Fantastic Comics #24


This comic was the first in series called The Next Issue Project, put together by Erik Larsen and published by Image Comics. The idea is that each issue would be an over-sized anthology, where various writers and artists would create new stories using old obscure comic-book characters, whose copyrights had expired and therefor were now in “the public domain.” Each issue would also have a different title, reviving a previously published series (which has also fallen into the public domain), being numbered as if it were the next issue in that series.

Fantastic Comics was first published in December 1939 by Fox Feature Syndicate, and lasted 23 issues, ending in November 1941. #24 was published in February 2008 as the first installment of the Next Issue Project. It’s 64 pages, and features 9 short stories.

Written and drawn by Erik Larsen.
This story stars the superhero SAMSON. Like his Biblical namesake, Samson possess superhuman strength. Samson has a young orphan boy named David has his sidekick. Child sidekicks were, of course, a stable of superheroes back in the 1940’s, but this story takes place in the modern day. And early in this story Samson and David find themselves confronted by an agent from Child Protective Services, who take David away because running around with a superhero is not safe. David is devastated, but Samson reluctantly agrees, and vows to carry on with him. But when evil blue-skinned supervillain named Monstress attacks the city, overrunning it with her army of monsters, Samson is overwhelmed, and realizes how much he needs his partner.

This is a great opening to this issue. The character is perfect for Larsen, certainly if you’re a fan of his work on Savage Dragon, you’ll love this story.

Written by Joe Casey and Bill Sienkiewicz
Flip Falcon is a scientist who invented a machine that can take him into other dimensions, as well as time travel, where he has various adventures. In this story, Flip had long given up on using the machine, because of negative effects it was having on his body. Yet, when he finds out that his girlfriend Adele has been transformed by the machine into a demonic-looking monster, while attempting to save the world by altering historic tragedies, Flip must risk his life to save the woman he loves and restore the proper timeline.

I enjoyed the story, I’ve long been a fan of Casey’s writing, but Sienkiewicz’ art has always been a little messy to me, and makes it hard to follow.

By Thomas Yeates and Bryan Rutherford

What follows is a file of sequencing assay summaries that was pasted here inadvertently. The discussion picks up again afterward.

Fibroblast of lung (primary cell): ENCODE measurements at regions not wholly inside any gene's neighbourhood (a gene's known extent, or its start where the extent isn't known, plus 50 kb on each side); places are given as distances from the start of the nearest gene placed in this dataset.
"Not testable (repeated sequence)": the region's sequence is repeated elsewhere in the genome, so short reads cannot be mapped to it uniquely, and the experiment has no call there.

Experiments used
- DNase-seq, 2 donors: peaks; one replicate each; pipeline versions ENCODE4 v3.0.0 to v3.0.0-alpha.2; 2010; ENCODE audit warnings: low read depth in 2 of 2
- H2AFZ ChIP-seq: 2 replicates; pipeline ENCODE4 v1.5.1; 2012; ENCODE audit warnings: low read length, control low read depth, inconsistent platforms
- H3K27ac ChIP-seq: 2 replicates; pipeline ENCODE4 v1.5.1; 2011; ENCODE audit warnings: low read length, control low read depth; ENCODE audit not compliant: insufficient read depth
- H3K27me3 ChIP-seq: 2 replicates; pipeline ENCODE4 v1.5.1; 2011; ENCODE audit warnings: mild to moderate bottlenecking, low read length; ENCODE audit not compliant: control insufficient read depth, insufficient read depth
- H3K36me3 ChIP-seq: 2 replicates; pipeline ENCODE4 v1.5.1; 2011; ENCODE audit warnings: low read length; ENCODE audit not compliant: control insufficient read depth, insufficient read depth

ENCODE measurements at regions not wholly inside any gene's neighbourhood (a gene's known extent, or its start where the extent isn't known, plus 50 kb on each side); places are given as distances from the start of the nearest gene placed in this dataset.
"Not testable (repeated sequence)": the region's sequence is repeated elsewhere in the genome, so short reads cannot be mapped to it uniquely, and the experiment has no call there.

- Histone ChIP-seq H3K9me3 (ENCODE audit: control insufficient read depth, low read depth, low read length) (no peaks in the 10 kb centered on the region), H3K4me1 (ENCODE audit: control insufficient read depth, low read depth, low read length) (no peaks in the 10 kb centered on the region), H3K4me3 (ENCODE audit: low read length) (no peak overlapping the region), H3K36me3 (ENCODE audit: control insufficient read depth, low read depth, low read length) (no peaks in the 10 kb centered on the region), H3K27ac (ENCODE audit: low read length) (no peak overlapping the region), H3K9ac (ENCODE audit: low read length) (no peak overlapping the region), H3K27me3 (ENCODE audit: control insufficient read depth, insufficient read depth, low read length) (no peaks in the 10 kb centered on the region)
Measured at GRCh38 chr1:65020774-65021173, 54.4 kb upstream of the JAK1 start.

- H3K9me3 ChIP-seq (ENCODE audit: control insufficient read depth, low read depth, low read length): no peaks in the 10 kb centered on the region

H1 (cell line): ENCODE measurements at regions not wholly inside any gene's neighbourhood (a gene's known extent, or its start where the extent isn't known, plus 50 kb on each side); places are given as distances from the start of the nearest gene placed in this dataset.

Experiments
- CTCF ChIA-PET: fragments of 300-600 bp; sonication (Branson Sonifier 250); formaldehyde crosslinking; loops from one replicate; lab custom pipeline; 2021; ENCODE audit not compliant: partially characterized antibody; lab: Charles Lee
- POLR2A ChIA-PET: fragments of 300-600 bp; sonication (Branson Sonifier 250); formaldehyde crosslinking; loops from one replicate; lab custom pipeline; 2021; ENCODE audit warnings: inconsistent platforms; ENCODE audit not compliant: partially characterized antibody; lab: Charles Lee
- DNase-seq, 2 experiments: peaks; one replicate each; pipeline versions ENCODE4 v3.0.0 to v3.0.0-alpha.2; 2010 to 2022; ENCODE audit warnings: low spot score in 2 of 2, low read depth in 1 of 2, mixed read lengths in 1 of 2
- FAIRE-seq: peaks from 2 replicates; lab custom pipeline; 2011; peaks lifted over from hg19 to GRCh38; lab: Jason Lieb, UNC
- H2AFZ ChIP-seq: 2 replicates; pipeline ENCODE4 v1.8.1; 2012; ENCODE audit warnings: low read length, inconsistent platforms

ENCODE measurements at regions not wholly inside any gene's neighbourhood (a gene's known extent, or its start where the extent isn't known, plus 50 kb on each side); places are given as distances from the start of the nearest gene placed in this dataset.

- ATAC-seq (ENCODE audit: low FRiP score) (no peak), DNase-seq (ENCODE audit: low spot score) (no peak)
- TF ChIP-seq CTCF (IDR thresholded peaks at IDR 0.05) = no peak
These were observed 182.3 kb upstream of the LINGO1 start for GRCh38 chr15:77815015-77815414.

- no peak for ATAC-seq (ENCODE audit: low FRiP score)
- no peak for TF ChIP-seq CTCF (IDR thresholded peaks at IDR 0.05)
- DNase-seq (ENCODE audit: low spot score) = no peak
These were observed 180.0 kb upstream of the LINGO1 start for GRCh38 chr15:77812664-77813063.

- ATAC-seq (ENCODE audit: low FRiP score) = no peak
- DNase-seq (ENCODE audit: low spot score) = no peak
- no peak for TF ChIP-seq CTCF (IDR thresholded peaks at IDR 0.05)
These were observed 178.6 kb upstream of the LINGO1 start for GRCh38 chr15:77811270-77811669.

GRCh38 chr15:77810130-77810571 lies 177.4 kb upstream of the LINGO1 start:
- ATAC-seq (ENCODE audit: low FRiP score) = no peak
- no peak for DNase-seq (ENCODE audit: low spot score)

This mid-evil tale features The Golden Knight. When his companion Alice if kidnapped by a beautiful but vain sorceress, The Golden Knight must fight ogres and a sea monster to storm the castle and free Alice.

A nice little action adventure story, with a funny twist ending.

Written and drawn by Andy Kuhn
Yank Wilson was like an early American James Bond. In this story, he leads a team of Special Forces agents to storm the compound of a renowned terrorist and capture him. But if they thought the terrorist was going to be dangerous, wait until they meet his wife!

This story also has a funny twist ending, and I very much enjoyed it.

Written by B. Clay Moore
Strangely enough, I can’t find any info on the character of Carlton Riggs. I suppose it’s just as well, though. This is a two-page prose story. But the font is a little too small for my aging eyes to read, even with my glasses. So I can’t comment on this one.

Written and drawn by Tom Scioli
Space Smith and his girlfriend/co-pilot Diana find themselves the lone survivors in a battle against a vast alien armada. This is fast-paced excited space battle.

By Jim Rugg and Brian Maruca
Captain Kidd lands on an undiscovered island, and is surprised to find that it’s being run by an eccentric adventure who kidnaps famous people to kills them, and then stuff their bodies and put them on display in his trophy room like an animal hunter. Captain Kidd must now face him in a dangerous air battle or else he’ll be the next trophy.

It’s pretty good.

By Fred Hembeck
This is another character that I couldn’t find any information on, so he may be original. Professor Fiend is the proverbial Mad Scientist. He’s preparing to show off his newest invention to a group of scientists, but his plans go awry when his neighbor drops off her baby for him to watch while she goes out. This is a hilarious short story, as only Hembeck could tell.

Written by Joe Keatinge and drawn by Michael Allred
Stardust is probably one of the most bizarre superheroes ever, in terms of the kind of stories he was in. Keating and Allred tell a story of a former love of Stardust’s, now an old woman, who remembers her time with him years earlier, when he and other superheros filled the world with hope. And then he returns to make things right again. But I must say that I am unclear as to if these events are meant to be real, or this is her imagination. But either way it’s a good story.

So overall, this was a very good collection of stories, nicely put together. Most of the stories are printed and colored as if to resemble old newsprint comics, which also gives it a nice retro look. Whether you’re familiar with these character and are happy to see them return, or this is your first time every discovering them, I think you will enjoy this.

Unfortunately, this issue has not been made available digitally yet, so you would need to order a print copy online. It can be found on AMAZON


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